- No fiduciary duties between shareholders in a quasi-partnership (De Sena and others v Notaro)
- What are the practical implications of this case?
- What was the background?
- What did the court decide?
- Case details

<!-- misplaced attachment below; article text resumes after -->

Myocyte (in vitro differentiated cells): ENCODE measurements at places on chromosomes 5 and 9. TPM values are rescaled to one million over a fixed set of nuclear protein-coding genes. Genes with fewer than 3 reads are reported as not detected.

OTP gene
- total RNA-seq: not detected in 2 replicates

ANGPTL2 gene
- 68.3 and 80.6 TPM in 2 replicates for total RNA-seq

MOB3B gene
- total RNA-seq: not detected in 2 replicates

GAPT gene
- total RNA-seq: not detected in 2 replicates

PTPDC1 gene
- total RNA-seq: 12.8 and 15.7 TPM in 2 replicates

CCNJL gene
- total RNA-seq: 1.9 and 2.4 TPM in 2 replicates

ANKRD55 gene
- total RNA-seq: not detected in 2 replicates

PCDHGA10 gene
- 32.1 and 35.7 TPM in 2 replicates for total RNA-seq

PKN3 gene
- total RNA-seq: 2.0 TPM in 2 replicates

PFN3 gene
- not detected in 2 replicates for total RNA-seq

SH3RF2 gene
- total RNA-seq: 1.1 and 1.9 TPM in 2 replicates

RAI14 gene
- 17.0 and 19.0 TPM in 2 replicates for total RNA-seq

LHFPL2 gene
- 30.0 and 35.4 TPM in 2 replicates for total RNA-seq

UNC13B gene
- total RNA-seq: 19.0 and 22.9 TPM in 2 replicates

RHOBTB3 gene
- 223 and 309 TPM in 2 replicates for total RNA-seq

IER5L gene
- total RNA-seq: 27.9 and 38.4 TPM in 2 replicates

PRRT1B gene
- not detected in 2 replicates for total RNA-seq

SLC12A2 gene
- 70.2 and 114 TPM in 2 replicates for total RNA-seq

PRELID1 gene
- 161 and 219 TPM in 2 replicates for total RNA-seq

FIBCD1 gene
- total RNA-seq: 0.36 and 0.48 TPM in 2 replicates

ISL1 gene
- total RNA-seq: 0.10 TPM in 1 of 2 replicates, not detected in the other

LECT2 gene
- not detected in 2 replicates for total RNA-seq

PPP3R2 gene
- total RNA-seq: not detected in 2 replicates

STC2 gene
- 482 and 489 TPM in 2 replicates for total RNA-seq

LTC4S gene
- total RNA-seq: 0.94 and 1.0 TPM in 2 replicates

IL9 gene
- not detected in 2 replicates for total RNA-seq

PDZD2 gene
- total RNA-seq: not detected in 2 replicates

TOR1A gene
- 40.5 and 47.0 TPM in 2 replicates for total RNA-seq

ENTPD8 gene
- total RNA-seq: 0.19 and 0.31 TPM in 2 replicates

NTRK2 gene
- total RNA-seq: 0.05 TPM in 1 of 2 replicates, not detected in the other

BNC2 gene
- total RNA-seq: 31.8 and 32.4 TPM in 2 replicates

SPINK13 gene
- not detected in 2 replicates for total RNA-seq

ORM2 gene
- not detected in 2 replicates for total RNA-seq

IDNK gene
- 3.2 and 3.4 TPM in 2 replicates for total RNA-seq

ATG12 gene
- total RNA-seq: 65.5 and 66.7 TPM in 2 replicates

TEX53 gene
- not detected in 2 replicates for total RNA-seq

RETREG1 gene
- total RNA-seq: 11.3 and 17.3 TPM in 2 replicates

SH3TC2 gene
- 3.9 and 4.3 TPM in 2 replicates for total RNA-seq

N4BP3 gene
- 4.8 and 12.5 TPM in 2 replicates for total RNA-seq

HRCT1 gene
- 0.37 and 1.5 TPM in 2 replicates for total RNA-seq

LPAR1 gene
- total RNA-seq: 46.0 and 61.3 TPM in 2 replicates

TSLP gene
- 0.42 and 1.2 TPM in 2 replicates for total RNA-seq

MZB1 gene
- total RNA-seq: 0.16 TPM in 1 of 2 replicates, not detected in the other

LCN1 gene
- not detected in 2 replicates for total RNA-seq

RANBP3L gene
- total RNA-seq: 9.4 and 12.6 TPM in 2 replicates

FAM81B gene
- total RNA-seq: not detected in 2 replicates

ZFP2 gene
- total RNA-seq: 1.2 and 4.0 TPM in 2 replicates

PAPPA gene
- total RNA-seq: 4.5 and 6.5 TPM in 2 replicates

Commercial analysis: In a demerger transaction between shareholders in a family-run company, the defendant shareholder did not owe any fiduciary duties to the claimant shareholder. The transaction involved a commercial negotiation in which the parties had intrinsically opposed interests, and the recognition of fiduciary obligations was inconsistent with the nature of that transaction. The claimant’s claim for equitable compensation representing the alleged undervalue at which they had sold their shares in the company, or an account of profits, was dismissed. The court considered what was required for fiduciary obligations to arise between shareholders. In particular, it considered and rejected the claimant’s argument that fiduciary duties were appropriate because the company was in the nature of a quasi-partnership. Alternative claims in duress and unjust enrichment, and against the company’s accountants and solicitors (not raising a point of principle or considered in this note), also failed. Written by Seb Oram, barrister, at 3PB Barristers.
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